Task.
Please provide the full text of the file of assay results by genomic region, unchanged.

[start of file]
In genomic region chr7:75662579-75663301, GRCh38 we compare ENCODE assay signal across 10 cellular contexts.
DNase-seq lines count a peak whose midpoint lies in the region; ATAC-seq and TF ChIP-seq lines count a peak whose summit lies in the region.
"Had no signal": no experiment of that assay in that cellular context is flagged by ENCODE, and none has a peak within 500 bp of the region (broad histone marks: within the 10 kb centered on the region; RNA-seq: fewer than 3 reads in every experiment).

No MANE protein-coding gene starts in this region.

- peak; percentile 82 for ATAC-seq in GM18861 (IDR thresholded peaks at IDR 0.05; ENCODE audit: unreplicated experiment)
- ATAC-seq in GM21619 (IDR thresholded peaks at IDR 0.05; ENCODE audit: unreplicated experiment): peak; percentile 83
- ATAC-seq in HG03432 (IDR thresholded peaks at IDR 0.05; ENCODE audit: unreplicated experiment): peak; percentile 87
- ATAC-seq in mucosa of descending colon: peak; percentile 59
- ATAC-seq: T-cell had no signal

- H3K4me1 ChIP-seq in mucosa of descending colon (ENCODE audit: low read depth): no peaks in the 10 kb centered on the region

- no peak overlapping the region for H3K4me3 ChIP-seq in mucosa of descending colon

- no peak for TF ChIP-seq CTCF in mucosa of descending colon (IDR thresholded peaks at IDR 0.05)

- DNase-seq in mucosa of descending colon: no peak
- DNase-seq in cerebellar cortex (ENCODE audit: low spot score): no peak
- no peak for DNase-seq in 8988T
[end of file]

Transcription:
In genomic region chr7:75662579-75663301, GRCh38 we compare ENCODE assay signal across 10 cellular contexts.
DNase-seq lines count a peak whose midpoint lies in the region; ATAC-seq and TF ChIP-seq lines count a peak whose summit lies in the region.
"Had no signal": no experiment of that assay in that cellular context is flagged by ENCODE, and none has a peak within 500 bp of the region (broad histone marks: within the 10 kb centered on the region; RNA-seq: fewer than 3 reads in every experiment).

No MANE protein-coding gene starts in this region.

- peak; percentile 82 for ATAC-seq in GM18861 (IDR thresholded peaks at IDR 0.05; ENCODE audit: unreplicated experiment)
- ATAC-seq in GM21619 (IDR thresholded peaks at IDR 0.05; ENCODE audit: unreplicated experiment): peak; percentile 83
- ATAC-seq in HG03432 (IDR thresholded peaks at IDR 0.05; ENCODE audit: unreplicated experiment): peak; percentile 87
- ATAC-seq in mucosa of descending colon: peak; percentile 59
- ATAC-seq: T-cell had no signal

- H3K4me1 ChIP-seq in mucosa of descending colon (ENCODE audit: low read depth): no peaks in the 10 kb centered on the region

- no peak overlapping the region for H3K4me3 ChIP-seq in mucosa of descending colon

- no peak for TF ChIP-seq CTCF in mucosa of descending colon (IDR thresholded peaks at IDR 0.05)

- DNase-seq in mucosa of descending colon: no peak
- DNase-seq in cerebellar cortex (ENCODE audit: low spot score): no peak
- no peak for DNase-seq in 8988T